June 8 (Bloomberg) -- Arkansas Democrats decide today whether U.S. Senator Blanche Lincoln will stand for re-election or become the year’s fifth congressional incumbent denied re-nomination in a sign of voter discontent.
In other high-profile races, former Hewlett-Packard Co. Chief Executive Officer Carly Fiorina and former EBay Inc. CEO Meg Whitman are seeking Republican nominations in California after trading their business careers for politics. In Nevada, Republicans pick a candidate to run against Senate Majority Leader Harry Reid.
Eleven states hold primaries or run-offs today to choose candidates for November’s midterm elections. A U.S. House seat also will be filled by one of two Republicans in a special election in Georgia. Some of the results will offer clues about the perils of incumbency, the clout of the Tea Party and the prospects for wealthy, self-funded Republicans.
In South Carolina, a primary today has taken on the same sideshow quality that followed revelations last year of an extramarital affair by Republican Governor Mark Sanford. Two state political operatives have said they had affairs with Nikki Haley, a married state representative who remains ahead in the polls for the Republican nomination to replace Sanford.
In Arkansas, Lincoln is facing Lieutenant Governor Bill Halter in a Democratic runoff after neither received more than 50 percent of the vote in a May 18 primary.
If she loses, Lincoln would join Utah Republican Bob Bennett and Pennsylvania Democrat Arlen Specter as the third senator denied re-nomination this year. It’s been 30 years since more than two senators were similarly derailed, according to the Senate Historian’s office; in 1980 four incumbents lost in primaries. Two U.S. House members, Democrat Alan Mollohan of West Virginia and Republican Parker Griffith of Alabama, also have lost primary races this year.
“There is no way Lincoln’s defeat can be seen as anything but people being upset with incumbents,” said Julian Zelizer, a history and public policy professor at Princeton University in New Jersey.
Halter, 49, has blasted Lincoln, also 49, for voting against the final version of President Barack Obama’s health-care bill. Halter’s allies in organized labor have attacked Lincoln for opposing a measure to ease union-organizing requirements and for voting against union lawyer Craig Becker nomination to the National Labor Relations Board.
During a June 6 appearance on CNN’s “State of the Union,” Lincoln said Washington-based unions have spent about $10 million in the last three months trying to unseat her.
Lincoln has highlighted her power as chairwoman of the Senate Agriculture Committee and touted a provision she added to pending financial-industry overhaul legislation to force commercial banks to wall off their swaps-trading desks. She also had former President Bill Clinton, who served 12 years as Arkansas’s governor, campaign for her.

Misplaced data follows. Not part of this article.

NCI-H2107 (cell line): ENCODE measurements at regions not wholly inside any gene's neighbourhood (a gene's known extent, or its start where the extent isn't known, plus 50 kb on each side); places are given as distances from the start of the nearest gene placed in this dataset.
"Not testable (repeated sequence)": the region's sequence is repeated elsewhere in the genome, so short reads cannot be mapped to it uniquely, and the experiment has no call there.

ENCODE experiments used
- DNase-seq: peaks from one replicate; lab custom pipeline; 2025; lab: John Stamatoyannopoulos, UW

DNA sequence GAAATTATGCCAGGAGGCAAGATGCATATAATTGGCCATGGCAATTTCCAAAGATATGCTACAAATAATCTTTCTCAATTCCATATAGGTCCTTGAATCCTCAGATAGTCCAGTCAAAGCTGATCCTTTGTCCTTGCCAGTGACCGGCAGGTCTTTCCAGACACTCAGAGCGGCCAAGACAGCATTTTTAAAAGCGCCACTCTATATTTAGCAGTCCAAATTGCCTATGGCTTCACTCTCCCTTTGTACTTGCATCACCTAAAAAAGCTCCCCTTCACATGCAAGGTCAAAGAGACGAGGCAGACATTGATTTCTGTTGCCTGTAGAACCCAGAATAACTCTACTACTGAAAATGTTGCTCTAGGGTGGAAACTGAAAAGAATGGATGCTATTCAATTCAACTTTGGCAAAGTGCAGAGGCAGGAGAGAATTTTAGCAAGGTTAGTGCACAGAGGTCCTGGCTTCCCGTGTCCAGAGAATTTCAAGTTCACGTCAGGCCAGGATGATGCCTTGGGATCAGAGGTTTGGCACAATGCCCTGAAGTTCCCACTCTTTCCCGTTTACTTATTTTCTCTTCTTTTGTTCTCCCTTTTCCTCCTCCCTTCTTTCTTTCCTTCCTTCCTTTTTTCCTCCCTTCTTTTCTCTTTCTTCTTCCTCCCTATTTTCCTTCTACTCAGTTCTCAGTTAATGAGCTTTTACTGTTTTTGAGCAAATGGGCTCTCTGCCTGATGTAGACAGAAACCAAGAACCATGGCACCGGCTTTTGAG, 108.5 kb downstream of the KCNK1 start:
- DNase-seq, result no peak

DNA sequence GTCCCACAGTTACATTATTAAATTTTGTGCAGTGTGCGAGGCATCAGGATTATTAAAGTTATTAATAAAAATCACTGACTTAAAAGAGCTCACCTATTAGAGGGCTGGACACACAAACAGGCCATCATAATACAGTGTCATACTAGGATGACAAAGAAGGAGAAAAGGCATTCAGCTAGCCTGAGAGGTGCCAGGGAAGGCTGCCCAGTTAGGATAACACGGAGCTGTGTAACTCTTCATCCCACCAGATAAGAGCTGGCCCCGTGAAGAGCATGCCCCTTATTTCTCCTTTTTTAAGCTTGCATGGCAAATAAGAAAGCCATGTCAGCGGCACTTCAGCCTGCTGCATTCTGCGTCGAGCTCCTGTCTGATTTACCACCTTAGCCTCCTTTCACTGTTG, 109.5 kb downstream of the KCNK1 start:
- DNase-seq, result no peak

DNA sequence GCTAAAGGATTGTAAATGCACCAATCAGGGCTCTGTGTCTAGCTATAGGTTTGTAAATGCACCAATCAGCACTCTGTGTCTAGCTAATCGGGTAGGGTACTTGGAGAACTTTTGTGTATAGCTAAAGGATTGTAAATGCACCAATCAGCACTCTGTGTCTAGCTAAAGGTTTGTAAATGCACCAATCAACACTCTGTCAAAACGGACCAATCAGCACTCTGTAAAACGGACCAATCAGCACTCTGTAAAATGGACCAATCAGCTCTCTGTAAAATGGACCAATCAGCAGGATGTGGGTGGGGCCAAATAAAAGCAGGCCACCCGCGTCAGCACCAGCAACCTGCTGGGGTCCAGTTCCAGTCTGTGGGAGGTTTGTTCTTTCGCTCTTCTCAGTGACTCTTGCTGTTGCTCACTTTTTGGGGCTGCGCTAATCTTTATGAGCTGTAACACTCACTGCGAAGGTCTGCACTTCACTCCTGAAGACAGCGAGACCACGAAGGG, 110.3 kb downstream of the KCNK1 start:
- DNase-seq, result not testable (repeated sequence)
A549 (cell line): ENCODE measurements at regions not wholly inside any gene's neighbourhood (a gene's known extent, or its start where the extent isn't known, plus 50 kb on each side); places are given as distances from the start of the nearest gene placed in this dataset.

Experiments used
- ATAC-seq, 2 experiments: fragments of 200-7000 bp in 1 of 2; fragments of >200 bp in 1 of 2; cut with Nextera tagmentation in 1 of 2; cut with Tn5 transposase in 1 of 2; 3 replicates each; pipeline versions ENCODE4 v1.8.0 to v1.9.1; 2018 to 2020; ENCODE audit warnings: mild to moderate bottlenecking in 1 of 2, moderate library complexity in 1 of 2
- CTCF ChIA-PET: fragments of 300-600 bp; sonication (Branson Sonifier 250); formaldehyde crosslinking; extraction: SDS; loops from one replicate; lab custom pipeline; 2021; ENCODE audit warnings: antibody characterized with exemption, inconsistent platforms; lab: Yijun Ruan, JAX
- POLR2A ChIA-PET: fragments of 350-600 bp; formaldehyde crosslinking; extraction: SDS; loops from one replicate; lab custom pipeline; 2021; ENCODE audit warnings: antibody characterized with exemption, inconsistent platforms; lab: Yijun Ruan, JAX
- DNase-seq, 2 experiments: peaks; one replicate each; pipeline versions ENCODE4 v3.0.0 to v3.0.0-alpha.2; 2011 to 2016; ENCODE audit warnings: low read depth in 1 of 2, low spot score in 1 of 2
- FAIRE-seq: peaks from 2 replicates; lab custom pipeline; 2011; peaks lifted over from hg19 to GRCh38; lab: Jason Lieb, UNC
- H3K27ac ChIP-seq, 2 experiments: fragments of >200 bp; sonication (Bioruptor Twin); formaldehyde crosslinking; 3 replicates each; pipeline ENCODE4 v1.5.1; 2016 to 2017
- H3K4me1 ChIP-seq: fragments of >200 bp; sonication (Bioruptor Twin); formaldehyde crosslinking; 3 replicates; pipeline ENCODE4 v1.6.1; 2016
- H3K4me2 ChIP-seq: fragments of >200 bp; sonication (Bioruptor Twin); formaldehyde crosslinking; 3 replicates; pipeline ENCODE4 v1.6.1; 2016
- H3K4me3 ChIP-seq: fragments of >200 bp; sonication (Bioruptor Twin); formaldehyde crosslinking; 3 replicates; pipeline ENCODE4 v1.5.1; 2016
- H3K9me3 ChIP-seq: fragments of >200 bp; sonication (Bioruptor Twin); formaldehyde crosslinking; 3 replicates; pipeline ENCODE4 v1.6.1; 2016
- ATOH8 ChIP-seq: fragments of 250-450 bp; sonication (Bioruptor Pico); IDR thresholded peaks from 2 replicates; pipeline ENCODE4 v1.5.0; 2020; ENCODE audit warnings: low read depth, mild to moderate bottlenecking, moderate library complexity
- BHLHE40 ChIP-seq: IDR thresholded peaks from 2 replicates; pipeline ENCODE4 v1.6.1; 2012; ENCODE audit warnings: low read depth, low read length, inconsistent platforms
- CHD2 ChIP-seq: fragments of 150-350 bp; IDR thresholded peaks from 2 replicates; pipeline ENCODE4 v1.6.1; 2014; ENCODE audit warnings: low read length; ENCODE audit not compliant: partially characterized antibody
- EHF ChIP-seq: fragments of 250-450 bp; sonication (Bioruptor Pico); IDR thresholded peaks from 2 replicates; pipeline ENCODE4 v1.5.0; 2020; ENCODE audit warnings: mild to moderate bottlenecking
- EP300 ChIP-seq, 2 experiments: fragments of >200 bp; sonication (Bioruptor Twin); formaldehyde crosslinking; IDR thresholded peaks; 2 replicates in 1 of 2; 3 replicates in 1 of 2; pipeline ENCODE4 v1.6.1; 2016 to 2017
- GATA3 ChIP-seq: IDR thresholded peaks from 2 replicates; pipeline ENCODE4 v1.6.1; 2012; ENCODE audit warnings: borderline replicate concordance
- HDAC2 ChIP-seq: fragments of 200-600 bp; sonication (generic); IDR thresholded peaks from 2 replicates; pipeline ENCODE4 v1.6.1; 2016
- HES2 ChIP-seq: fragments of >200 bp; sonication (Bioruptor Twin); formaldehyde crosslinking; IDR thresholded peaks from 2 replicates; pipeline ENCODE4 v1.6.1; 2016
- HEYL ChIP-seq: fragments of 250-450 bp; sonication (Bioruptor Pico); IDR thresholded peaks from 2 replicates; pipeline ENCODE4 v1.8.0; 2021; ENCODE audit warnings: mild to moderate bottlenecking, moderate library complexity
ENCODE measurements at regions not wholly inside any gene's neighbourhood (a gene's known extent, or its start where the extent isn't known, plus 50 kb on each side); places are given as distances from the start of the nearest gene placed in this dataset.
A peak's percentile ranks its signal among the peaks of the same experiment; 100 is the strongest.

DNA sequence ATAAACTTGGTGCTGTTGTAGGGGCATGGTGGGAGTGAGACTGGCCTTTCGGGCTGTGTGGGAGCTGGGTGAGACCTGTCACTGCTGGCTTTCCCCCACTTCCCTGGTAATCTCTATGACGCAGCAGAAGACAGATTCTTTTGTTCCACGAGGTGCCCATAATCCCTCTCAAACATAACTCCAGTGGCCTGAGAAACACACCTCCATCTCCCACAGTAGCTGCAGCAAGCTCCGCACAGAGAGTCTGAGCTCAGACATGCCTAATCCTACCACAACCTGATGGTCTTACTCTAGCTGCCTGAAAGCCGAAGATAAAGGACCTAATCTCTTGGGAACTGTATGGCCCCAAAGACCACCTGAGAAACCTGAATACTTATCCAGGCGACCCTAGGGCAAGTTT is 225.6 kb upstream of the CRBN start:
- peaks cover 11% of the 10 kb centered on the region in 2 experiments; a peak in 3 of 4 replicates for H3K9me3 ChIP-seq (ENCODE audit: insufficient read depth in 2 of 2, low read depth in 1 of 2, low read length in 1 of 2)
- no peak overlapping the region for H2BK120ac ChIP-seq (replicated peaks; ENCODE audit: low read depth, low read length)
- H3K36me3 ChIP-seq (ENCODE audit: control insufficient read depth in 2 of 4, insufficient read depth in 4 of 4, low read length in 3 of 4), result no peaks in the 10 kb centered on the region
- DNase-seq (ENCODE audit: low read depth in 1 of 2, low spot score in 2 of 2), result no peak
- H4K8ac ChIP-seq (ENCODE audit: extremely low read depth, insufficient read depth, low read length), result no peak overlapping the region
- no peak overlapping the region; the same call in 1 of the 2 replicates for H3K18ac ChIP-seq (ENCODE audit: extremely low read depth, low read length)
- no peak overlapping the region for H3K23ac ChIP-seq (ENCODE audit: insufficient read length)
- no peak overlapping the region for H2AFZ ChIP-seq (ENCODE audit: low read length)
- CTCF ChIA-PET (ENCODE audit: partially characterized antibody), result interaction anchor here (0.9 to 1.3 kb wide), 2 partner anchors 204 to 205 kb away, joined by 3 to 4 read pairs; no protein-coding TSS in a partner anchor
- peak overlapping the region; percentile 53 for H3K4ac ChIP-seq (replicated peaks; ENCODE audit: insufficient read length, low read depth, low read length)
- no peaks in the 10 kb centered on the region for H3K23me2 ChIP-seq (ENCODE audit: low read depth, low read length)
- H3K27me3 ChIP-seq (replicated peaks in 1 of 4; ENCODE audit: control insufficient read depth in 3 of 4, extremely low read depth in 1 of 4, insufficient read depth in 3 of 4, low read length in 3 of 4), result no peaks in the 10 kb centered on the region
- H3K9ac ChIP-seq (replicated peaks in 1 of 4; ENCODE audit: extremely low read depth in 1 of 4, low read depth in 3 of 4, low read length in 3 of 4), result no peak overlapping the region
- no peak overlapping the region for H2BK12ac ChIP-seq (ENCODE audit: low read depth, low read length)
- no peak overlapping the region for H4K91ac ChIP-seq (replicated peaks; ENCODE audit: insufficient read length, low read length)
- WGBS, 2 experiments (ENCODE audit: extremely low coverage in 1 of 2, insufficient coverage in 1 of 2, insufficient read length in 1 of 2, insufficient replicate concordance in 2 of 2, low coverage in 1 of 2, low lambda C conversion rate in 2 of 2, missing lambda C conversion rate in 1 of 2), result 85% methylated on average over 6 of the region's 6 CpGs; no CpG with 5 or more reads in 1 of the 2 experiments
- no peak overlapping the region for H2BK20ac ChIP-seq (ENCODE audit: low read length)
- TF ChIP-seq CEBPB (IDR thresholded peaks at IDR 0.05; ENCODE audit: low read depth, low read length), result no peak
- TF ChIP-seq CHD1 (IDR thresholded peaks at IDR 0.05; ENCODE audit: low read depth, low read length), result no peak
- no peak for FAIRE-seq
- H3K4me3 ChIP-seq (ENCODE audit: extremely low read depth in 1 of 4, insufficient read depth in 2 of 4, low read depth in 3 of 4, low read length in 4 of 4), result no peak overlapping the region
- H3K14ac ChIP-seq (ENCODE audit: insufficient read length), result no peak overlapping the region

“You see the center-left tension” within the Democratic Party playing out in the Lincoln-Halter race, Zelizer said.
The winner will face Republican Representative John Boozman in November.
In California, polls show Fiorina leading for the state’s Republican Senate nomination and Whitman ahead for the party’s gubernatorial nod. Fiorina, 55, would take on Democratic Senator Barbara Boxer, 69; Whitman, 53, would face former Democratic Governor Jerry Brown, 72, who is currently the state’s attorney general.
Whitman has funded her campaign with $71 million of her own money, state records show. She’s spent part of her campaign treasury rebutting attacks by opponent Steve Poizner, the state’s insurance commissioner, who ran ads that featured circling vultures to criticize Whitman’s ties to Goldman Sachs Group Inc.
Whitman has outspent Poizner, 53, by more than three-to-one, state records show.
Fiorina has enjoyed a cash advantage over her main primary opponent, former U.S. Representative Tom Campbell, 57.
As of mid-May, Fiorina had raised more than $7.5 million and spent more than $6.7 million; Campbell had raised $2.6 million and spent $1.6 million, according to the Center for Responsive Politics.
California’s unemployment rate reached 12.6 percent in April, the nation’s third-highest. Economic unease among voters and concern about expanding government put Boxer, a three-term incumbent, at risk of losing in November, said Jennifer Duffy of the nonpartisan Cook Political Report.
“Voters seem to be in the mood for some change right now, even in a state as Democratic as California,” Duffy said.
In Nevada, recent polls show Sharron Angle, a former state legislator who went to court in 2003 to block a proposed tax increase, leading a 12-candidate Republican field for the right to challenge Reid.
Angle, 60, has been helped by backing from Tea Party adherents and the anti-tax Club for Growth in pulling ahead of former state party chairwoman Sue Lowden, 58, and Las Vegas businessman Danny Tarkanian, 48.
“Nevada is ground zero for the tremendous amount of voter discontent,” said Ross Baker, a political science professor at Rutgers University in New Jersey, citing the state’s highest-in-the-nation foreclosure rate and second-highest unemployment rate behind Michigan. “Sharron Angle has tapped into that anger.”
An Angle win might fuel other anti-establishment candidates, Zelizer said. “The question with the Tea Party is, is this a serious movement that can do serious things?” he said. “To the extent they’re successful, they get more people involved.”
To contact the reporter for this story: Patrick O’Connor in Washington at Poconnor14@bloomberg.net
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